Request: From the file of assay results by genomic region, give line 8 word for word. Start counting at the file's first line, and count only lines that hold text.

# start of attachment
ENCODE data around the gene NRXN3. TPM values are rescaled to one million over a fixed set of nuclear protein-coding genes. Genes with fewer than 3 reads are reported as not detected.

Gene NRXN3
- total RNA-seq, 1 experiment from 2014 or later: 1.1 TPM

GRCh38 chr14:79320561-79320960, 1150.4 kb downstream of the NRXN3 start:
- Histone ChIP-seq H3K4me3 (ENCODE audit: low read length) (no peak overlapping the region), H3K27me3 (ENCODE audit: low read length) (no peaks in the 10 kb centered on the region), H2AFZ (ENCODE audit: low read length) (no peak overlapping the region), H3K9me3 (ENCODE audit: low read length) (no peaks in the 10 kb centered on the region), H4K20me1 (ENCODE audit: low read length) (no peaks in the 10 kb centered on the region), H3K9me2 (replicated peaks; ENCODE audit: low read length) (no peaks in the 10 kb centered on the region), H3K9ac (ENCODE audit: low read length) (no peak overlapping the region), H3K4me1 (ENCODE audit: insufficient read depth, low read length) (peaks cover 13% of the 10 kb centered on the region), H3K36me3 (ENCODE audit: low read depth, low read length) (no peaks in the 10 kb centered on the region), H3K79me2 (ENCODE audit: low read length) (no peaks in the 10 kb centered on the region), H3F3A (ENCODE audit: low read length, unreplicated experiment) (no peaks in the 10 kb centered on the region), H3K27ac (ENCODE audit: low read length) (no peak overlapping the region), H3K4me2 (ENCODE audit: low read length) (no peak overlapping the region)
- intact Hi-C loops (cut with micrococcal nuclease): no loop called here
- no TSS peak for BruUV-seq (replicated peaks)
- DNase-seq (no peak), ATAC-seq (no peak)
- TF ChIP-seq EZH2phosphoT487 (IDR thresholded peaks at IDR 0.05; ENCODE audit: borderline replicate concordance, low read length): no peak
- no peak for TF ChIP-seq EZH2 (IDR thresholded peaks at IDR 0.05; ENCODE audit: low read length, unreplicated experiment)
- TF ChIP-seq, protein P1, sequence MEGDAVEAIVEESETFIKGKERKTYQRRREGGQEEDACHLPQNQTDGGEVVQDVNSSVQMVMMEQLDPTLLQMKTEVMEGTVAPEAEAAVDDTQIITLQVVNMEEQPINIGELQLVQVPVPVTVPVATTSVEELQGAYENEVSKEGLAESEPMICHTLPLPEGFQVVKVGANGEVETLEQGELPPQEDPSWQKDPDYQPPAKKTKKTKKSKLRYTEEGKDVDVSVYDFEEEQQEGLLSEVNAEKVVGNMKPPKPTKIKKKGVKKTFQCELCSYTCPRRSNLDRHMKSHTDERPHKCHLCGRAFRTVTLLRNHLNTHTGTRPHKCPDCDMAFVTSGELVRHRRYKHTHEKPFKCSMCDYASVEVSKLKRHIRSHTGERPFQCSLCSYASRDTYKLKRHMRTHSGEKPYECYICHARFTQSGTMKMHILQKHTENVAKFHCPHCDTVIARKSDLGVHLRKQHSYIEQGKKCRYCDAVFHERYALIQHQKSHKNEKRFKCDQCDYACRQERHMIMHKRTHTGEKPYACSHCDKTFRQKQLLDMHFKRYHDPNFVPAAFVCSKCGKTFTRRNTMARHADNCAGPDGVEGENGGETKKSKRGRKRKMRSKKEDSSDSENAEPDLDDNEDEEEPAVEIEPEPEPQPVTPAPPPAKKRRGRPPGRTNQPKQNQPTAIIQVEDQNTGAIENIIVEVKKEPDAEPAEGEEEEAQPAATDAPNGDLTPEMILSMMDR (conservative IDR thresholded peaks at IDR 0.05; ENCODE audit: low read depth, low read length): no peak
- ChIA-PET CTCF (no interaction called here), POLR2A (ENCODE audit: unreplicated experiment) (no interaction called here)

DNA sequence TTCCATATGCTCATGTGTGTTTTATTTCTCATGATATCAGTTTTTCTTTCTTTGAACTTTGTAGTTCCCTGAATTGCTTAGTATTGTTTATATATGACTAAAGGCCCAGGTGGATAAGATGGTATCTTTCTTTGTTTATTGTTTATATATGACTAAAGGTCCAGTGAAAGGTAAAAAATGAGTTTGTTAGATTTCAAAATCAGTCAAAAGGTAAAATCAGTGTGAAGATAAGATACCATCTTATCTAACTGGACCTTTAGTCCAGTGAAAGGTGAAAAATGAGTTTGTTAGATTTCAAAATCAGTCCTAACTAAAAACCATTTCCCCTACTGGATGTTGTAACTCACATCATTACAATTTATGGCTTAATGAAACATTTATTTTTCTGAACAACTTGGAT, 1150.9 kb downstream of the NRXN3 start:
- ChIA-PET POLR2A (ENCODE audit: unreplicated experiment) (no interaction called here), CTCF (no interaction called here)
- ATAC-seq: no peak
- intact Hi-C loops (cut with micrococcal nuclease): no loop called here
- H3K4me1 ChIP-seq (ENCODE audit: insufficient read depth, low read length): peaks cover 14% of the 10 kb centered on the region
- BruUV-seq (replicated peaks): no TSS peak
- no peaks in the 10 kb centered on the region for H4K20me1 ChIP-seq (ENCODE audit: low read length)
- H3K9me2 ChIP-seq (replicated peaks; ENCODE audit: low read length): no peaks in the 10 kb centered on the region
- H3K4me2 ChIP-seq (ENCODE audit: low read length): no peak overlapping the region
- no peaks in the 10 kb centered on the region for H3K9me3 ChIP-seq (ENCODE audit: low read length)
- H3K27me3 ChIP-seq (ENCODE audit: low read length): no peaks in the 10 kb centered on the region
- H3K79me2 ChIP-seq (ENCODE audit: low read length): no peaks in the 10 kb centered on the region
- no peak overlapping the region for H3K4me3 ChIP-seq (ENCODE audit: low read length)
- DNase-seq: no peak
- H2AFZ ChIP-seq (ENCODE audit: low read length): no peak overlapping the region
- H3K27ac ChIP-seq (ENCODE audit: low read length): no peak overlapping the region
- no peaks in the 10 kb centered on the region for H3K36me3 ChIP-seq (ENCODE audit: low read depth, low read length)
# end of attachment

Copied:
- DNase-seq (no peak), ATAC-seq (no peak)